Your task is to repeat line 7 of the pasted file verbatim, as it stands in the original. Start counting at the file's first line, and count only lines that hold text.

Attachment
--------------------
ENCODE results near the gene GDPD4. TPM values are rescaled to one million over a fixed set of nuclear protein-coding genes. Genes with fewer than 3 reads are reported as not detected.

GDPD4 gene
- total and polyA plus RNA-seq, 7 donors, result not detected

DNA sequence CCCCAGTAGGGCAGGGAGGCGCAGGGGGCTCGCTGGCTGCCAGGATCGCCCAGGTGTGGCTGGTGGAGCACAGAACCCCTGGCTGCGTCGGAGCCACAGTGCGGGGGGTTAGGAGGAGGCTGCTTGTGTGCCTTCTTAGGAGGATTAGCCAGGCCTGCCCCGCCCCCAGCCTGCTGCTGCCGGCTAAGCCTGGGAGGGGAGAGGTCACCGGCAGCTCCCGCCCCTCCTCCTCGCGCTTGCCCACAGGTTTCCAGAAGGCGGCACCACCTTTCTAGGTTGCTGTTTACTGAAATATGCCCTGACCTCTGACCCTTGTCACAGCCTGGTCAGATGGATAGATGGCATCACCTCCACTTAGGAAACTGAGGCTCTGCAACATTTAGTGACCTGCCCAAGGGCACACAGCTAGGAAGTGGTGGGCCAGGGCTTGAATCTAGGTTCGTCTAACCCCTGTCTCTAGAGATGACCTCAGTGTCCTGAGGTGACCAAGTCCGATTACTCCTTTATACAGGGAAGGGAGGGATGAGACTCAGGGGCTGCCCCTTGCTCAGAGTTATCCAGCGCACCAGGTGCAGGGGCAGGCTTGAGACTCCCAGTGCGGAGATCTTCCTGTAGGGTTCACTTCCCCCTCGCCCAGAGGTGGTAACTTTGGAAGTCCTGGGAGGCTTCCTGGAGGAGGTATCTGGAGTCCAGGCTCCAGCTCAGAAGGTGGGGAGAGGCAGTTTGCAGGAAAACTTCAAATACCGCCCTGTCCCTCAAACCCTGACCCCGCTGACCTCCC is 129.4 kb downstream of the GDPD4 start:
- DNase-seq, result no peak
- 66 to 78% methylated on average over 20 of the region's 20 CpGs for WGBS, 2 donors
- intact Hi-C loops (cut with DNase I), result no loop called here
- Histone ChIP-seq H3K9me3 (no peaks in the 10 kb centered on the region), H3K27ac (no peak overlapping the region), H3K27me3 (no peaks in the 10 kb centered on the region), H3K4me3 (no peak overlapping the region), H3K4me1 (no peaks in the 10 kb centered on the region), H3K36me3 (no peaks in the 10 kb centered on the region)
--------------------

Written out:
- intact Hi-C loops (cut with DNase I), result no loop called here